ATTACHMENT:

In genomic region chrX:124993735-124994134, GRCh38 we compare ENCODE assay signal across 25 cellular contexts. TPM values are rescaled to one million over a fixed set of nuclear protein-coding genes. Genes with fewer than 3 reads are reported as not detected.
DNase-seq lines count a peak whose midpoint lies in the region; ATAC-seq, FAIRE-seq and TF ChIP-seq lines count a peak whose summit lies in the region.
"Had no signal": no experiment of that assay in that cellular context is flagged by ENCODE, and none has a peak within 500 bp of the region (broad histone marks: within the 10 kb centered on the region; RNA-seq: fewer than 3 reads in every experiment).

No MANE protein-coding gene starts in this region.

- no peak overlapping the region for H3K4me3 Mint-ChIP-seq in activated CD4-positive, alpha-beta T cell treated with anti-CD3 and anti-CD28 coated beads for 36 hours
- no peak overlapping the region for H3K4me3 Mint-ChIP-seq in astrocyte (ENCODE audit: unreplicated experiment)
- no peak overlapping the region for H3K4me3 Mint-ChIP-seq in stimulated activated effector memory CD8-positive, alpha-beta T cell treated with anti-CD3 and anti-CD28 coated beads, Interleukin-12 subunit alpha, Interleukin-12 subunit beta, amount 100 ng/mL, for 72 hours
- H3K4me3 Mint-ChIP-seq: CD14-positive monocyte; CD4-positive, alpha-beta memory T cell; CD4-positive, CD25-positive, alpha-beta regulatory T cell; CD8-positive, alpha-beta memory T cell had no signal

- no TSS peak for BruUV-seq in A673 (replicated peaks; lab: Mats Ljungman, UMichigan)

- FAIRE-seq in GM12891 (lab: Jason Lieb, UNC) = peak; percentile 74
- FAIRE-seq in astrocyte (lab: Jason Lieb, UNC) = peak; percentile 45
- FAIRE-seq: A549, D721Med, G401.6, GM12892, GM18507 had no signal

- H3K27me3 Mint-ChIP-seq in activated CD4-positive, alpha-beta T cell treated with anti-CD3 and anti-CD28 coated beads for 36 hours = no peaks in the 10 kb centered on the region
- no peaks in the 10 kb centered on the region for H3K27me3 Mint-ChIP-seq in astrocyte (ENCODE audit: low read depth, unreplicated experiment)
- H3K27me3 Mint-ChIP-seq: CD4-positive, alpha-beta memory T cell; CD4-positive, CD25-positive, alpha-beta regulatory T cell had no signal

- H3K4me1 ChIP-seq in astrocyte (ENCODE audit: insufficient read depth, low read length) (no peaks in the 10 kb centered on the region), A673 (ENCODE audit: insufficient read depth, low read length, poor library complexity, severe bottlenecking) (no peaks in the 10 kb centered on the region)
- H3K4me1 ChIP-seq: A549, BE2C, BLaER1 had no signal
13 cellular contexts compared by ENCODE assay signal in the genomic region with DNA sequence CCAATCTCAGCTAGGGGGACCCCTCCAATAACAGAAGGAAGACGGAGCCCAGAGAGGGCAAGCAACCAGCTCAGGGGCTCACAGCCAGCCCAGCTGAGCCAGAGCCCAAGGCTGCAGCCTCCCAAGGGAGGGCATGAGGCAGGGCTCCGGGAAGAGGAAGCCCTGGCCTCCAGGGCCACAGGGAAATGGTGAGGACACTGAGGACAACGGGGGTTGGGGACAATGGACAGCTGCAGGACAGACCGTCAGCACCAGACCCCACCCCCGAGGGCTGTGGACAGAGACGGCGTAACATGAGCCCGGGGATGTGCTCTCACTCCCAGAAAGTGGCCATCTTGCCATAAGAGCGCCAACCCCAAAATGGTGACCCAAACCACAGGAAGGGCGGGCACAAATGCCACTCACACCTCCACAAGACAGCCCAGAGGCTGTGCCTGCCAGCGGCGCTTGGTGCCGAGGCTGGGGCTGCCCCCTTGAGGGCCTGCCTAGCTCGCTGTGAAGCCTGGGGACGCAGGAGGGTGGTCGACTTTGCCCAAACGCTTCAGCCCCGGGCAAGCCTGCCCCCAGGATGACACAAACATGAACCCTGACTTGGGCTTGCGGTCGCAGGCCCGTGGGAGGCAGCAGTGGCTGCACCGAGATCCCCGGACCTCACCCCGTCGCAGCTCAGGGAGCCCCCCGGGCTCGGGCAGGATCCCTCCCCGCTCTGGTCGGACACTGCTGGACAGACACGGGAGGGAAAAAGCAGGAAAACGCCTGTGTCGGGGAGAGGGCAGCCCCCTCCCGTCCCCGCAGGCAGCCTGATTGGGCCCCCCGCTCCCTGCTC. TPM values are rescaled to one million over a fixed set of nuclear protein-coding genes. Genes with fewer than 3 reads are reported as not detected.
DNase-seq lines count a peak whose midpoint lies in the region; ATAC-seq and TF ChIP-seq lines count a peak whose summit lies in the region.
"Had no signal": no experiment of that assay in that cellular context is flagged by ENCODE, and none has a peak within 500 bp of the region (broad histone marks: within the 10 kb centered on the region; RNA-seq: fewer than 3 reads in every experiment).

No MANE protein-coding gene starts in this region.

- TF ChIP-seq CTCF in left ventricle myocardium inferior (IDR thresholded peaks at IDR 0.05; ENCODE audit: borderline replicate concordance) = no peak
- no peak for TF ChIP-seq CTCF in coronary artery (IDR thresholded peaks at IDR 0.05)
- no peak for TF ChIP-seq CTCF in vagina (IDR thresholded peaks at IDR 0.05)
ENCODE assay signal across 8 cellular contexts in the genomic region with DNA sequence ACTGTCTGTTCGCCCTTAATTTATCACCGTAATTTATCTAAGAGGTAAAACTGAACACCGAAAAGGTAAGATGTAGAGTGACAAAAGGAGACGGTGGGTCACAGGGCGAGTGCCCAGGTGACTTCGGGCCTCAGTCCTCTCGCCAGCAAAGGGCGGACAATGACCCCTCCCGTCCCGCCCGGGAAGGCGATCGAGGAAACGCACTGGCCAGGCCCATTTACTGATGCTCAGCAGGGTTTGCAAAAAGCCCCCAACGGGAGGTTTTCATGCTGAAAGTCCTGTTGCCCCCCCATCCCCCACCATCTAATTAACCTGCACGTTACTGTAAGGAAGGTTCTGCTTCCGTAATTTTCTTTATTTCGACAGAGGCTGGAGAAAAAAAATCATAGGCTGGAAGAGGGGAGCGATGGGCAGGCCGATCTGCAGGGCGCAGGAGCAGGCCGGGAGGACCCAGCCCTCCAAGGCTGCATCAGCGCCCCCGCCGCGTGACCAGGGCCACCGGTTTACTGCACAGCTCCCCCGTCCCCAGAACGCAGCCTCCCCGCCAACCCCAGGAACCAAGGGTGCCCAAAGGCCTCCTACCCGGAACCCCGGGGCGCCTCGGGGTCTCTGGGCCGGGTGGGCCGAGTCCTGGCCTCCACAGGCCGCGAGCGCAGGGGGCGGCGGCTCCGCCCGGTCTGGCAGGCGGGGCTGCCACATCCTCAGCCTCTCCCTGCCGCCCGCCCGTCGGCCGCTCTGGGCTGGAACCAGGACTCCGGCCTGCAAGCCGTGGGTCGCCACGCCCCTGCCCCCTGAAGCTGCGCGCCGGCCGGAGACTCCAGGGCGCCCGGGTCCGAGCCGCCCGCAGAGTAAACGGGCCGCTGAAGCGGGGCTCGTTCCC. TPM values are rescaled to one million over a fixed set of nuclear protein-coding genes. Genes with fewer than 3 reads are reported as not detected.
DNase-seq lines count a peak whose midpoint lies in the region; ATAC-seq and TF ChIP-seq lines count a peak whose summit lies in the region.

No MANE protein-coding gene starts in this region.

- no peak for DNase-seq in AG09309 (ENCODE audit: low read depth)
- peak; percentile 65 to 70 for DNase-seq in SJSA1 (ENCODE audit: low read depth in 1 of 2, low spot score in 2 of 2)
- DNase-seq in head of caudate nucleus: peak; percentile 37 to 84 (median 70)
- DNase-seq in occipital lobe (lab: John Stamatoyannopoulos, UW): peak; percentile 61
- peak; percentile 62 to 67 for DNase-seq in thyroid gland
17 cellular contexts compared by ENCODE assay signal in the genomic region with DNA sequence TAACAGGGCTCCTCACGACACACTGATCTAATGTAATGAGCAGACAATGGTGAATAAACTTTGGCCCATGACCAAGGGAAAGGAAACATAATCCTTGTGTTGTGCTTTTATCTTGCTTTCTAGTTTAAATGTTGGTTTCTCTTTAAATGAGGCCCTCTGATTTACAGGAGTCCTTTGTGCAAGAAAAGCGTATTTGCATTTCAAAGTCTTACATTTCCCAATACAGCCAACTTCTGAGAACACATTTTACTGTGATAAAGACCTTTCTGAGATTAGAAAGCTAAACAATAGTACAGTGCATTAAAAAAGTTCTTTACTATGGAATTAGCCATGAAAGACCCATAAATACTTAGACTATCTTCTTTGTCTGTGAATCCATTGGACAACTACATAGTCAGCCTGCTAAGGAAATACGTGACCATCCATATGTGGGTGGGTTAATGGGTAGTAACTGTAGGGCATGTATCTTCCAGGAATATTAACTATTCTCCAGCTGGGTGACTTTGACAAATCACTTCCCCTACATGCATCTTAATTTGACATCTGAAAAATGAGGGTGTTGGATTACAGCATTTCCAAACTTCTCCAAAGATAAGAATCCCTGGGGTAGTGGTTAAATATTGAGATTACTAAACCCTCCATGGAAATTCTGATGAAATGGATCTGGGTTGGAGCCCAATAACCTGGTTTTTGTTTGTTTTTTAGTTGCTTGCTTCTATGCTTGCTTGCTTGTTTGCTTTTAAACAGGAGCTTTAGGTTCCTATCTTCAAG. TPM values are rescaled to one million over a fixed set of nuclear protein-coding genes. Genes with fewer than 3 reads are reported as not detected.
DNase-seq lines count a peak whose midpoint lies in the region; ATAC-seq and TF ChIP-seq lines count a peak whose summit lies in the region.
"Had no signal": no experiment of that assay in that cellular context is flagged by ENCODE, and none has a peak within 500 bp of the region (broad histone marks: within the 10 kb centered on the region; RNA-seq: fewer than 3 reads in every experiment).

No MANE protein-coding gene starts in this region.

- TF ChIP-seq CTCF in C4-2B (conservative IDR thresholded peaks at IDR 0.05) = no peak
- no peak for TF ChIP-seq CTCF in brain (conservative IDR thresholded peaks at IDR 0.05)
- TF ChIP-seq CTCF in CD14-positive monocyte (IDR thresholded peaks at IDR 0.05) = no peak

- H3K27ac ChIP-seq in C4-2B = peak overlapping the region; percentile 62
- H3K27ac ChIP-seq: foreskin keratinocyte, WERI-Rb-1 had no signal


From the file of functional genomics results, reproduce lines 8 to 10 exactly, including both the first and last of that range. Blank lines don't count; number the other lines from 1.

- H3K4me3 Mint-ChIP-seq: CD14-positive monocyte; CD4-positive, alpha-beta memory T cell; CD4-positive, CD25-positive, alpha-beta regulatory T cell; CD8-positive, alpha-beta memory T cell had no signal

- no TSS peak for BruUV-seq in A673 (replicated peaks; lab: Mats Ljungman, UMichigan)

- FAIRE-seq in GM12891 (lab: Jason Lieb, UNC) = peak; percentile 74